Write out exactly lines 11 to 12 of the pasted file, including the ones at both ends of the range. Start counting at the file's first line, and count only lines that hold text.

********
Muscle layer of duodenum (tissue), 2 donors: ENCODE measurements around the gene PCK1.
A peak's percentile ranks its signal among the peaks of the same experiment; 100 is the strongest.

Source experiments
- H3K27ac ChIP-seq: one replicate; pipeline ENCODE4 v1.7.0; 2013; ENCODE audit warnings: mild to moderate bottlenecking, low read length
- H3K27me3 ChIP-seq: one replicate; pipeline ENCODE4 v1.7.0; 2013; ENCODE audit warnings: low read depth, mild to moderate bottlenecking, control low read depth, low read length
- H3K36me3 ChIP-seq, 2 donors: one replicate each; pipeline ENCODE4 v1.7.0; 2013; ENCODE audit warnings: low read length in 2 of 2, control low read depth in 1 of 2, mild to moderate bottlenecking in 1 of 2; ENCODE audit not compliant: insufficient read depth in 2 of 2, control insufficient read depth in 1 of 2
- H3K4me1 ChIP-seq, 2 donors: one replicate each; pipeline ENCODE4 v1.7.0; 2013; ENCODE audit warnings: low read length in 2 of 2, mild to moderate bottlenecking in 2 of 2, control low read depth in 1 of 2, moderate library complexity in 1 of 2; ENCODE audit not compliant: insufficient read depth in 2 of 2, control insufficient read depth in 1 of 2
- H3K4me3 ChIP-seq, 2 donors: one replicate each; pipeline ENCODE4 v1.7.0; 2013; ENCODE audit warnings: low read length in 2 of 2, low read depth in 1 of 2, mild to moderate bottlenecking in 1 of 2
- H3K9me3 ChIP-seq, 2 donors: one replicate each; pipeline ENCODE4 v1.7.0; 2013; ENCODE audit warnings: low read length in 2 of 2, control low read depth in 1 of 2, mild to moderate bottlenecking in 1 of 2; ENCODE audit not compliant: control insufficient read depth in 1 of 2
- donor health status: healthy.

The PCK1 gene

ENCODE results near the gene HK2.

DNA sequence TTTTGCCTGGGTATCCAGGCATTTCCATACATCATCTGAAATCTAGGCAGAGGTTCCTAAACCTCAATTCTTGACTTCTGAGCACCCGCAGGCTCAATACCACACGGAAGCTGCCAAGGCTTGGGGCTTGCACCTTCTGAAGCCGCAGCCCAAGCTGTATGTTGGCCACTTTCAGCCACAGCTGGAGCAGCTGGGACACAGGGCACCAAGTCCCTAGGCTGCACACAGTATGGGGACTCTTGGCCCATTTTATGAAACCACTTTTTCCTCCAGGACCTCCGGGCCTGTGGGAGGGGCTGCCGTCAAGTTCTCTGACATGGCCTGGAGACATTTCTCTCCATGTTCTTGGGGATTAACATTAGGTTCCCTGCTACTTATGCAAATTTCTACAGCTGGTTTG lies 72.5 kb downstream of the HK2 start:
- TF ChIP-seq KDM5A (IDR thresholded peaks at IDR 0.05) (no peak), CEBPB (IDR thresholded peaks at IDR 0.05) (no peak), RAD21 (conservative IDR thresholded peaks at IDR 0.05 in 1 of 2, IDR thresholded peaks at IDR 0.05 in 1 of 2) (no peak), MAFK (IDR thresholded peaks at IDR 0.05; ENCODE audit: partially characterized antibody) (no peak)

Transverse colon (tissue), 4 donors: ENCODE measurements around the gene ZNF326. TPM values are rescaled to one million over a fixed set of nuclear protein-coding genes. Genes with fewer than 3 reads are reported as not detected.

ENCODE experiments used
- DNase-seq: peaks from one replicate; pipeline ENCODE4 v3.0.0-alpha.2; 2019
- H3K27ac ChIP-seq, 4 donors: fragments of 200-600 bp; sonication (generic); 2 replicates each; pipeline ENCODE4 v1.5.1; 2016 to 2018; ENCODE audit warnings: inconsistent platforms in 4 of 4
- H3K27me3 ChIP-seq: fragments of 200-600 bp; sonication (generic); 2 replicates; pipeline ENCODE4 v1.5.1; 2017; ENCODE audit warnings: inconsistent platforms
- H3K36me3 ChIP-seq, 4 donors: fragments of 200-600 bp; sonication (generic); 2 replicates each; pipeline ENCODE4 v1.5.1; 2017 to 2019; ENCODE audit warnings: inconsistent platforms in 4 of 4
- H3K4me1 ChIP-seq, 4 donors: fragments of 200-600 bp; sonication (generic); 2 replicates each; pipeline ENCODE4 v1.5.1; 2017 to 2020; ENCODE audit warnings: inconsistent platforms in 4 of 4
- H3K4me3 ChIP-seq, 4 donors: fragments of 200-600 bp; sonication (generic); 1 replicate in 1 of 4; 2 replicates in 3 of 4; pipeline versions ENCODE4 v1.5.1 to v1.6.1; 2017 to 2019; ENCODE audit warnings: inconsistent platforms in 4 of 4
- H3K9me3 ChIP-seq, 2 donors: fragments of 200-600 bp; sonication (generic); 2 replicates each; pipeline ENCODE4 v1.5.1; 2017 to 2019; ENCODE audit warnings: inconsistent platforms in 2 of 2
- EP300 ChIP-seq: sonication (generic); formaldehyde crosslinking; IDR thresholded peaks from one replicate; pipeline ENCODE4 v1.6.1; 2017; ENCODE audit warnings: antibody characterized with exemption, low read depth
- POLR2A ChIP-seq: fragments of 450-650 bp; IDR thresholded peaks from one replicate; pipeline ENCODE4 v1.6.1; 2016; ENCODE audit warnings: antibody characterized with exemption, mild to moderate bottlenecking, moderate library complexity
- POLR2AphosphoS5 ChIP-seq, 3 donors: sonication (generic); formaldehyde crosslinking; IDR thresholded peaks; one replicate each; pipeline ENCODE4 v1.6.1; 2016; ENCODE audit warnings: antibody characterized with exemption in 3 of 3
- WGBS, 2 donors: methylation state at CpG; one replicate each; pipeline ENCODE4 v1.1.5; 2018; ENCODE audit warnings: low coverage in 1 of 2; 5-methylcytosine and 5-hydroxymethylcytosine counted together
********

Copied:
The PCK1 gene

ENCODE results near the gene HK2.